The filamentary fungus Phycomyces blakesleeanus undergoes a series of remarkable transitions during aerial growth. During what is known as the stagea IV growth phase, the fungus extends while rotating in a counterclockwise manner when viewed from above (stagea IVa) and then, while continuing to grow, spontaneously reverses to a clockwise rotation (stagea IVb). This phase lasts for 24-48Ah and is sometimes followed by yet another reversal (stageAIVc) before the overall growth ends. Here, we propose a continuum mechanical model of this entire process using nonlinear, anisotropic, elasticity and show how helical anisotropy associated with the cell wall structure can induce spontaneous rotation and, under appropriate circumstances, the observed reversal of rotational handedness. © 2011 American Physical Society.
|Original language||English (US)|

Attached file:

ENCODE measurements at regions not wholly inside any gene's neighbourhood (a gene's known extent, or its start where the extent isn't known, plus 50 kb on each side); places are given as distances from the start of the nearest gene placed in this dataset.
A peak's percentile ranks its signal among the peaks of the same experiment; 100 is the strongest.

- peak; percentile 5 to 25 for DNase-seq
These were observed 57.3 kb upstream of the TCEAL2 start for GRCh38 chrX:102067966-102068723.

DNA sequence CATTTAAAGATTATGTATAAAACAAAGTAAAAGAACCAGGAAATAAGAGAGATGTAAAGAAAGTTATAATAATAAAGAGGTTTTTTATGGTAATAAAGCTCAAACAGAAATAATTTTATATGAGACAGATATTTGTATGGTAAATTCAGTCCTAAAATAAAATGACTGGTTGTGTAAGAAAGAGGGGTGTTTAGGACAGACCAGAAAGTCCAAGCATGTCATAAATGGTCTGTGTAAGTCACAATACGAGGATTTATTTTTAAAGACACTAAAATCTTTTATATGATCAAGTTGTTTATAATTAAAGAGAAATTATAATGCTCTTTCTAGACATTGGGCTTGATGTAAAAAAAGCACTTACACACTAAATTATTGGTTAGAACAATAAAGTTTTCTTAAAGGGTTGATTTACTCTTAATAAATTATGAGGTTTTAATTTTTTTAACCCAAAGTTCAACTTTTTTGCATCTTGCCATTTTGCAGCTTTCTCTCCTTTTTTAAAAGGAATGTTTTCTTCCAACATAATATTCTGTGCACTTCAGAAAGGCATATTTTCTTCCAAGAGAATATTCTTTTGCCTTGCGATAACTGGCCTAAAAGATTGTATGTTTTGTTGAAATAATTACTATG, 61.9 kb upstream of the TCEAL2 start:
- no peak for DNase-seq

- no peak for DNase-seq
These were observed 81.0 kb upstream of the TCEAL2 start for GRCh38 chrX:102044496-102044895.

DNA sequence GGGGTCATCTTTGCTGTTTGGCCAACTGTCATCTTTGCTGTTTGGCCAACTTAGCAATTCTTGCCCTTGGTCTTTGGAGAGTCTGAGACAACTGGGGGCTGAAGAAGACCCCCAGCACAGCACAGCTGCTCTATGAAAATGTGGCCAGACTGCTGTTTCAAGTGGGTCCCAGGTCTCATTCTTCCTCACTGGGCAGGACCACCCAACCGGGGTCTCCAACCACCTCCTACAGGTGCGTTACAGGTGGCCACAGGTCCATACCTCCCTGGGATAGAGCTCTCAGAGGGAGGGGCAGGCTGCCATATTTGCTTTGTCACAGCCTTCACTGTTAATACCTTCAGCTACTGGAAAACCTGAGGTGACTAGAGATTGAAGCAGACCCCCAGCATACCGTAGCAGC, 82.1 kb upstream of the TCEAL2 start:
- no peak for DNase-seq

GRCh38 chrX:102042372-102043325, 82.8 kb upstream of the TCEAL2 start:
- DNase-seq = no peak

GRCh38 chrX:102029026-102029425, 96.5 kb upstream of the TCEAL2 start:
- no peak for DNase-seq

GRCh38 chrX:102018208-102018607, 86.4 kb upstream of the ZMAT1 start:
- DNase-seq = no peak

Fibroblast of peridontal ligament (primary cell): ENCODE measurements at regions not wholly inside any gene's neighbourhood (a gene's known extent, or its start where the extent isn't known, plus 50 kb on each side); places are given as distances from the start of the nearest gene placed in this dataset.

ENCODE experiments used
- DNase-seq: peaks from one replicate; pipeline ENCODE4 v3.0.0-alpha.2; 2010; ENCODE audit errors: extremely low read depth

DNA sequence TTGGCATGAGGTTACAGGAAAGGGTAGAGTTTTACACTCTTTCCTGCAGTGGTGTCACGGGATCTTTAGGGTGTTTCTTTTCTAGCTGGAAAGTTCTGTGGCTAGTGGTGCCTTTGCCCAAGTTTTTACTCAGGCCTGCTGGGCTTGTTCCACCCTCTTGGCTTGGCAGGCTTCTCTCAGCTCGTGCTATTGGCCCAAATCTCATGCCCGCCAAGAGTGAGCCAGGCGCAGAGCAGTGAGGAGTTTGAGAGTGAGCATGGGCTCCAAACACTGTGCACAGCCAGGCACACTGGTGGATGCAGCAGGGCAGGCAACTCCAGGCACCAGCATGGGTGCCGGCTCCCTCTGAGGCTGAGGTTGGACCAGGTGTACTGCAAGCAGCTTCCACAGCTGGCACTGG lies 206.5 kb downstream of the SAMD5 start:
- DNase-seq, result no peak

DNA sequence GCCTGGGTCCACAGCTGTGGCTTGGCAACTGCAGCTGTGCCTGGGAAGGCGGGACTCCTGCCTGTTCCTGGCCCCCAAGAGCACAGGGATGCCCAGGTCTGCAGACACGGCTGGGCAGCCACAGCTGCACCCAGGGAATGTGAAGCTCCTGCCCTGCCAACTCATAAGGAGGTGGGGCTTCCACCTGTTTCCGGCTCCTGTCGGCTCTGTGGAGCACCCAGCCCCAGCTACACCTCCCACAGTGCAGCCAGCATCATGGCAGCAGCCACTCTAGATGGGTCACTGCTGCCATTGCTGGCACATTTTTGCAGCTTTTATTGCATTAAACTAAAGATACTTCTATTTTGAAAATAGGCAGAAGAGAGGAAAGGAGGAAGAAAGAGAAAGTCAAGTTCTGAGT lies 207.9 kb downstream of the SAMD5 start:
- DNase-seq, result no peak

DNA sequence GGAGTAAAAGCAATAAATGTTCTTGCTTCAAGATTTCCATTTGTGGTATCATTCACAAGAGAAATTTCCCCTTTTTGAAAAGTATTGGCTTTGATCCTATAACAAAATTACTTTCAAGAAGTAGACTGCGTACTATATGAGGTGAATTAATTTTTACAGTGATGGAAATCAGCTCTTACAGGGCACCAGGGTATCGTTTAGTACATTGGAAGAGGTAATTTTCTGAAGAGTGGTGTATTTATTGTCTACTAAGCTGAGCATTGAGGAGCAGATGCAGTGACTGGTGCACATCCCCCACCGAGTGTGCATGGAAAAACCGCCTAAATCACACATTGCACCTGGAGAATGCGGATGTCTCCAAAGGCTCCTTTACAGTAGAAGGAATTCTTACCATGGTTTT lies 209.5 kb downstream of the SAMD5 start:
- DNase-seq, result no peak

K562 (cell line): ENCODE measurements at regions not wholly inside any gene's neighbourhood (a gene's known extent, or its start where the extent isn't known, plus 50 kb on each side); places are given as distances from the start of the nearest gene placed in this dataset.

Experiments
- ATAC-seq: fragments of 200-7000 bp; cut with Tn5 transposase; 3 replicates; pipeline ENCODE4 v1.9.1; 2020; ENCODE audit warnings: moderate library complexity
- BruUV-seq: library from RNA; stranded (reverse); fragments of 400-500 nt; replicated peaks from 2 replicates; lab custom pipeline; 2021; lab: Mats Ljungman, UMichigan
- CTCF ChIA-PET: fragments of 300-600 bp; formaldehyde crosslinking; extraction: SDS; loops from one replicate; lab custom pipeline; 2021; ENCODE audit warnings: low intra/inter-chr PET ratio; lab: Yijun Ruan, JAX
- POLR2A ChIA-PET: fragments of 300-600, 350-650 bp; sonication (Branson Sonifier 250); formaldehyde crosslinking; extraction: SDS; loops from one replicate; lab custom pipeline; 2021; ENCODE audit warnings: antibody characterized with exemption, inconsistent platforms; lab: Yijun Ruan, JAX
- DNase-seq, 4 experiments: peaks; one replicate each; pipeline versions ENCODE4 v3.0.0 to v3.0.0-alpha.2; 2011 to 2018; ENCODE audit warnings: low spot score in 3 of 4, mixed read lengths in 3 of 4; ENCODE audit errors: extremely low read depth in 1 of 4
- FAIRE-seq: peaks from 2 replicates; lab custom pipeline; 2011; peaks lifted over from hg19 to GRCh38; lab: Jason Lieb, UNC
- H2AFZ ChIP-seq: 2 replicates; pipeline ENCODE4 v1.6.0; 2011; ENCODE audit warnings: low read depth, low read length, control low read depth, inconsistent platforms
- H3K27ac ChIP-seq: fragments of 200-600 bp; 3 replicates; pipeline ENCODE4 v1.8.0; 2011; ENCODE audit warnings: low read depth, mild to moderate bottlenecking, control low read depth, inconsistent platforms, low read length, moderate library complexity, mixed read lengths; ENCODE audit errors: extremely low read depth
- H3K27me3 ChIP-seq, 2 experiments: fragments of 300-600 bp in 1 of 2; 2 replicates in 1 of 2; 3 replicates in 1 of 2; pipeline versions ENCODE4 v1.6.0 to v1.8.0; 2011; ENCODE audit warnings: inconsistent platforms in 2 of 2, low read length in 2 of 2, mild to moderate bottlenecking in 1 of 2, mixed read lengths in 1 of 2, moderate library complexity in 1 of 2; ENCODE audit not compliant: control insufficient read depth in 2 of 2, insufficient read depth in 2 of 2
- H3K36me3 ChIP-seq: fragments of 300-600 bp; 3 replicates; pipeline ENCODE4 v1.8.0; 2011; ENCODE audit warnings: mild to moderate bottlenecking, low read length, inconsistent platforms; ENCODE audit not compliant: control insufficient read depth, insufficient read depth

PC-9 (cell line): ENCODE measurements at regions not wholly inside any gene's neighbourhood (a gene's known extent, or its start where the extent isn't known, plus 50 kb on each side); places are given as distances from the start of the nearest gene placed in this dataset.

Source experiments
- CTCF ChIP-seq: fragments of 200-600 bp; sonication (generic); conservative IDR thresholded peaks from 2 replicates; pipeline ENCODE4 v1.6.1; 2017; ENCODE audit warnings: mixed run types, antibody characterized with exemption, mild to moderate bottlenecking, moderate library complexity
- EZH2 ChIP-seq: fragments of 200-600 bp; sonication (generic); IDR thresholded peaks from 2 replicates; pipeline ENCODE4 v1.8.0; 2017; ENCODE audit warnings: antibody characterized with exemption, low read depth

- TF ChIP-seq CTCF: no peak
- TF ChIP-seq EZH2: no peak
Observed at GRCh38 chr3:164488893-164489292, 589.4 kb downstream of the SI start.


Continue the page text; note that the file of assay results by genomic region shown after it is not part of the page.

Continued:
|Journal||Physical Review Letters|
|State||Published - Mar 31 2011|
Bibliographical noteKAUST Repository Item: Exported on 2020-10-01
Acknowledged KAUST grant number(s): KUK-C1-013-04
Acknowledgements: This publication is based in part upon work supported by the National Science Foundation under Grant No. DMS-0907773 and by Grant No. KUK-C1-013-04, made by King Abdullah University of Science and Technology (KAUST) (A. G.). A. G. is supported through a Wolfson/Royal Society Merit Award.
This publication acknowledges KAUST support, but has no KAUST affiliated authors.